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P438 Lupus-like reactions in patients with inflammatory bowel disease treated with anti-TNFs are rare but insidious adverse events: data from a large single-centre cohort

F. S. Macaluso*1, C. Sapienza1, M. Ventimiglia1, M. Cottone1, A. Orlando1

1IBD Unit, ‘Villa Sofia-Cervello’ Hospital, Palermo, Italy


The occurrence of lupus-like reactions (LLRs) may complicate the management of patients with inflammatory bowel disease (IBD) treated with anti-TNFs. However, very few data on the incidence, predictors, and clinical outcomes of LLRs have been reported. We aimed to describe all these features in a large cohort of IBD patients treated with anti-TNF drugs


All records of consecutive patients who started a treatment with an anti-TNF from January 2006 to June 2018 were retrospectively reviewed. Patients were defined as having LLR by the presence of immunologic abnormalities (positivity for ANA and/or anti-ds-DNA), along with clinical features that included at least two of the following: arthralgia, fatigue, fever, cutaneous manifestations, or serositis, which had a clear temporal association with exposure to the anti-TNFs, and resolved without recurrence once the drug was discontinued. Univariable and multiple Cox proportional hazard models were used to estimate the association between all variables at baseline and occurrence of LLRs.


In total, 760 patients (1059 total treatments with anti-TNFs) were included. Participants contributed a total of 2863.5 person-years of follow-up, during which 16 cases of LLRs (2.1% of patients) were reported, with an incidence rate of 5.6 per 1000 person-years. Female gender and being former smokers were more prevalent in the LLR group (75.0% vs. 44.1%, p = 0.02; and 18.8% vs. 5.4%, p = 0.037, respectively), with a hazard ratio of 3.86 (95% CI: 1.21–12.38; p = 0.023) and 4.42 (95% CI: 1.20–16.24; p = 0.025), respectively, at Cox regression analysis adjusted for possible confounders. LLRs occurred after a mean of 12.0 ± 9.7 months of therapy with anti-TNFs. Antinuclear antibodies were universally positive, and 10 out 16 (62.5%) patients had also anti-ds-DNA. Arthropathy was the most frequent symptom (87.5%), followed by fatigue (81.2%), and fever (31.2%). Three cases presented with a concomitant autoimmune hepatitis-like syndrome. The diagnosis of LLR was further confirmed by a re-challenge with the culprit agent in half of the cases. All LLRs resolved following discontinuation of the drug after a mean of 8.1 ± 4.2 weeks, even if 10 patients required corticosteroids for the control of symptoms. Five patients (31.2%) were switched to a second anti-TNFs, and one of them developed a second LLR.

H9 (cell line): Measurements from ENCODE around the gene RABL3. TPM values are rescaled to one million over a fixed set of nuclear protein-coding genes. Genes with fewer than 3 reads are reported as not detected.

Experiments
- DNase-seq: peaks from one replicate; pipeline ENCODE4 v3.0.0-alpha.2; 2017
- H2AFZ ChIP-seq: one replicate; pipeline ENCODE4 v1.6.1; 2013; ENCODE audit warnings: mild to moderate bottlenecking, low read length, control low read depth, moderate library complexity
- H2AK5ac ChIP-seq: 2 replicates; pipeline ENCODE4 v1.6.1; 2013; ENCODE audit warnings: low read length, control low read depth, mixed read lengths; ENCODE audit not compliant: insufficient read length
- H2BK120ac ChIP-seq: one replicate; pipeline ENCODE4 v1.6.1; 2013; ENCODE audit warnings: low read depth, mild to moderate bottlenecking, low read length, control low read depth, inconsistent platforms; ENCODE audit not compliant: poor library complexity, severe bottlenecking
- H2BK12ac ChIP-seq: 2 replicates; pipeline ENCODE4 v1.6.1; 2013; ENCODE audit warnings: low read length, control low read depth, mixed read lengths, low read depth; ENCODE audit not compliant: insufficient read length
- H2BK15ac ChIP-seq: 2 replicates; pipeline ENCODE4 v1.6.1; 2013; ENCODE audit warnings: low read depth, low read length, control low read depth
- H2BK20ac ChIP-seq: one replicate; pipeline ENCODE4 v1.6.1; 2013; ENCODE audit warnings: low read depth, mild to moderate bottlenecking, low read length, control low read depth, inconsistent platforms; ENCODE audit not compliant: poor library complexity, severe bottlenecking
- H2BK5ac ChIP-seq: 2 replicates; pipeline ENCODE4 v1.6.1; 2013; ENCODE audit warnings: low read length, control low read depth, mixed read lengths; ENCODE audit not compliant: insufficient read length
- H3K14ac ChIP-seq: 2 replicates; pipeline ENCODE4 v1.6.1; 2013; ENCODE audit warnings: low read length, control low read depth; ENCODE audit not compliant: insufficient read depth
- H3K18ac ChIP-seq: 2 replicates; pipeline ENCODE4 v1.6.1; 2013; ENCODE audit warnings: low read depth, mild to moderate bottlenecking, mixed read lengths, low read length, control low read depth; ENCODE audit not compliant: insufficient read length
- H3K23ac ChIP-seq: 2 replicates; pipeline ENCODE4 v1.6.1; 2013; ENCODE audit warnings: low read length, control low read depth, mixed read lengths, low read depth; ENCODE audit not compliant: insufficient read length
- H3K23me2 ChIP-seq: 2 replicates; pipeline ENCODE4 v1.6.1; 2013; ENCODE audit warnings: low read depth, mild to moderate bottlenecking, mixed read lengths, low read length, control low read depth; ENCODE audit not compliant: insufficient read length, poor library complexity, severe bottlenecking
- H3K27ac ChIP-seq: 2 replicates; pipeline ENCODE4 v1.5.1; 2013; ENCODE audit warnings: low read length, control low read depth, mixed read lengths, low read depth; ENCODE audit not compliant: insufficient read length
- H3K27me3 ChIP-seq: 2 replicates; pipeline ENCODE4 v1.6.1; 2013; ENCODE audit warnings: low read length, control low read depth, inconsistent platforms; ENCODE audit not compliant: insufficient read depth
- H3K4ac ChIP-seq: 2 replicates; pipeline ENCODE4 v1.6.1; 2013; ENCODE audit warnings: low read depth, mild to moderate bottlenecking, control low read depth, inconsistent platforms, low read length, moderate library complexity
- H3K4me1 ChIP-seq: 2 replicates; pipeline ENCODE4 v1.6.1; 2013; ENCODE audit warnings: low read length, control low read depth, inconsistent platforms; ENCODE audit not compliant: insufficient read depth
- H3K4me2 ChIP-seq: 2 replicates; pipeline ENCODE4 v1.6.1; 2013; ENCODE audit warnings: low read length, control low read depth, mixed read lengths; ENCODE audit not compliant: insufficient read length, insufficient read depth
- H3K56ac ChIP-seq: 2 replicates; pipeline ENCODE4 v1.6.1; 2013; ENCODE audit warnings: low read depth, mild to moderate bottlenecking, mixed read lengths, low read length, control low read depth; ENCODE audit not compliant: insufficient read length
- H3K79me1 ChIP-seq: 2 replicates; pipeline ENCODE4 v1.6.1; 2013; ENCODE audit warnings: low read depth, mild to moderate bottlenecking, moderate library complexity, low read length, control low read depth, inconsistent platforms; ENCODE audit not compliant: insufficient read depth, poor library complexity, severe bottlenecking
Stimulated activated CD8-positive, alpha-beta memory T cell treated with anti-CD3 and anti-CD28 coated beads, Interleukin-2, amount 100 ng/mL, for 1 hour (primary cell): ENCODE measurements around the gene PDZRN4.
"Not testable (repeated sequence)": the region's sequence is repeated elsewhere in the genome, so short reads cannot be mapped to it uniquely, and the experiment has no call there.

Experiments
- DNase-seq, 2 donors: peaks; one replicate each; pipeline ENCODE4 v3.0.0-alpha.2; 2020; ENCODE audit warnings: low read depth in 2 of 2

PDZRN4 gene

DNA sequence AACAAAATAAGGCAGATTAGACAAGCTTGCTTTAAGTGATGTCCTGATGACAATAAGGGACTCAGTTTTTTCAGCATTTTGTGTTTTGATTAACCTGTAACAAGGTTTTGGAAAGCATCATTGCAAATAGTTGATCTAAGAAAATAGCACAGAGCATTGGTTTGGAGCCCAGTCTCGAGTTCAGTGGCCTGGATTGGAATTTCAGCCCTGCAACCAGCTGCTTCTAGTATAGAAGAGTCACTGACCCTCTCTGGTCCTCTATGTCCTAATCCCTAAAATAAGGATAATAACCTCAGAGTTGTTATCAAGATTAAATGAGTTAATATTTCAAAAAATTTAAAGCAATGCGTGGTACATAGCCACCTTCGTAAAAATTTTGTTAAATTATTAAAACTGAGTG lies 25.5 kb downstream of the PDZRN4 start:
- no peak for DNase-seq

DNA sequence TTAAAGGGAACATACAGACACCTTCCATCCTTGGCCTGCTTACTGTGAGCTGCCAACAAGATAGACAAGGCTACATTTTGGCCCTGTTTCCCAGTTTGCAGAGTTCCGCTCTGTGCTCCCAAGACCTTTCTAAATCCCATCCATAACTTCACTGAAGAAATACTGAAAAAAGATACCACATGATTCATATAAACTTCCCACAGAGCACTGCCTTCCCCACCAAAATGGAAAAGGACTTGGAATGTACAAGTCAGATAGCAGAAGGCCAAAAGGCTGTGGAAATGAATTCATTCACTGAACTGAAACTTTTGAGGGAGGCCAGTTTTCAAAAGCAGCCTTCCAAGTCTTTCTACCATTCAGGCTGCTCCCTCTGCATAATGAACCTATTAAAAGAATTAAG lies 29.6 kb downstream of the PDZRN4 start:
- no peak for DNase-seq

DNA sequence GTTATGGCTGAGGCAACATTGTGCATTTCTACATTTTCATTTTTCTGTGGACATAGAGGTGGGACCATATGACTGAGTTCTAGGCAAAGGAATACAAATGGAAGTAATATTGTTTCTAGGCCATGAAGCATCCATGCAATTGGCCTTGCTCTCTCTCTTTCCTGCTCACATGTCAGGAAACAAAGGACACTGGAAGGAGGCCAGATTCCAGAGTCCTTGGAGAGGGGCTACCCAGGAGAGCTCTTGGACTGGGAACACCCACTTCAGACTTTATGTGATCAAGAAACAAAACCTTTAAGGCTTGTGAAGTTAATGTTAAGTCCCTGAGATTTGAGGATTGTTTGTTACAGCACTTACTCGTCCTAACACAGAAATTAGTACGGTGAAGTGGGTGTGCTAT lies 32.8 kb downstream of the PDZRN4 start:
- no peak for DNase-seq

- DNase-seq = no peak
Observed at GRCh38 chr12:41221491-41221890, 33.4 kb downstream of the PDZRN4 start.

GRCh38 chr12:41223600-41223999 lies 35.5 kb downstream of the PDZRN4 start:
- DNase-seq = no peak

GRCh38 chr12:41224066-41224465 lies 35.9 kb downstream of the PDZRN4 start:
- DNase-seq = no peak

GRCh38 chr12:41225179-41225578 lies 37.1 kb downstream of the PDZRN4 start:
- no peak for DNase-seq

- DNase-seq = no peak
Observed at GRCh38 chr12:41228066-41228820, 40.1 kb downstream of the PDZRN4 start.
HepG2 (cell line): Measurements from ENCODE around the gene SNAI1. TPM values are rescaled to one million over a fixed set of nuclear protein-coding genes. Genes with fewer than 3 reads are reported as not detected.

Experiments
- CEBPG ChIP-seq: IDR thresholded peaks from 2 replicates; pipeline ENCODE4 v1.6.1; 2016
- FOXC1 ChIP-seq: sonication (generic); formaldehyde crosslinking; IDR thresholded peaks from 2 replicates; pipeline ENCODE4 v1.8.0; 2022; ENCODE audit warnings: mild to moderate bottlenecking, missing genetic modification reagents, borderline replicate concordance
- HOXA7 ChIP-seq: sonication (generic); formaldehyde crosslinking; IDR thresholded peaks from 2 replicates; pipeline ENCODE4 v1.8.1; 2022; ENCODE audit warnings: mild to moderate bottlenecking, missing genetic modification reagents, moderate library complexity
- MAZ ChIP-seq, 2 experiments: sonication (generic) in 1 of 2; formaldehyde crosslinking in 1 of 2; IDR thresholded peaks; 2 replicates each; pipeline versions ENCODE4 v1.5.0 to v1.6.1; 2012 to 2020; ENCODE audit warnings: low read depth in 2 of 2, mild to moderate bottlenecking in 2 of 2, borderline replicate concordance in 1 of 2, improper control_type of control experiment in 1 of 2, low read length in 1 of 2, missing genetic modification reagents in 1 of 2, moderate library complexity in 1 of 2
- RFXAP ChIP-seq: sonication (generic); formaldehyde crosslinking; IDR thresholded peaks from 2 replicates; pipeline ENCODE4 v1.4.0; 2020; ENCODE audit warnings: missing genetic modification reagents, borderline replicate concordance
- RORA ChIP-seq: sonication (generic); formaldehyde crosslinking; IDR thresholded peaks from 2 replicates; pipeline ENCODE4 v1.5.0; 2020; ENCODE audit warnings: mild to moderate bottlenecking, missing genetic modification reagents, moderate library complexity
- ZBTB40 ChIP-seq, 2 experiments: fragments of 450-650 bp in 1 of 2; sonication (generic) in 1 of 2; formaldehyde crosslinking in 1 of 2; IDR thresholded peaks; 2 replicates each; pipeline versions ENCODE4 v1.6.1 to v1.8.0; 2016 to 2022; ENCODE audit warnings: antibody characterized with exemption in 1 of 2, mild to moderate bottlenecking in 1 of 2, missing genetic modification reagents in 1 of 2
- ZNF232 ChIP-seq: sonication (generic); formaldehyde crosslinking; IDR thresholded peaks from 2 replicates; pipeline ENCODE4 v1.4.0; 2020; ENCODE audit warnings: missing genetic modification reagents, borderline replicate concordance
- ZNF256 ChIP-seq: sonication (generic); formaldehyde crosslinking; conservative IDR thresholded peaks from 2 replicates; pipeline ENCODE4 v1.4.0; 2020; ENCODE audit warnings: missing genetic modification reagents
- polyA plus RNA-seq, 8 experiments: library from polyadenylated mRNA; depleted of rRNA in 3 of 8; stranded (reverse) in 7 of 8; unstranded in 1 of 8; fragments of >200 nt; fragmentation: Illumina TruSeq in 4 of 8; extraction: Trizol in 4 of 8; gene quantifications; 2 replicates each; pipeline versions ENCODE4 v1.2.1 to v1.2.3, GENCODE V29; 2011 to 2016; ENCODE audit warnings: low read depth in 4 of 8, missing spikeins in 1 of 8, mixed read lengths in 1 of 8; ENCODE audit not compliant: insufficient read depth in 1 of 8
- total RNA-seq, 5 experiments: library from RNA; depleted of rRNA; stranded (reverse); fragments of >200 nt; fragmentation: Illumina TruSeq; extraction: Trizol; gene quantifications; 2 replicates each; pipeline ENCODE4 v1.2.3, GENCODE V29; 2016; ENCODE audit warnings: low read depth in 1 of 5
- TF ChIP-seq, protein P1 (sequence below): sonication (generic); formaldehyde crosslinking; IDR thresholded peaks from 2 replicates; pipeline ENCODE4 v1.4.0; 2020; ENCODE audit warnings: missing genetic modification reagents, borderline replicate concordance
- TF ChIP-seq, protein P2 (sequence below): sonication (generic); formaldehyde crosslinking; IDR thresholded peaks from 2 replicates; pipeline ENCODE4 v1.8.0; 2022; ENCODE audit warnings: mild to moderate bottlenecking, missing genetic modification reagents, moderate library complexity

In this very large cohort of patients treated with anti-TNFs, LLRs were rare adverse events, more common in women and former smokers. Clinical features are non-specific and insidious. All LLRs resolved following discontinuation of the drug, but the use of corticosteroids was required in most of the cases.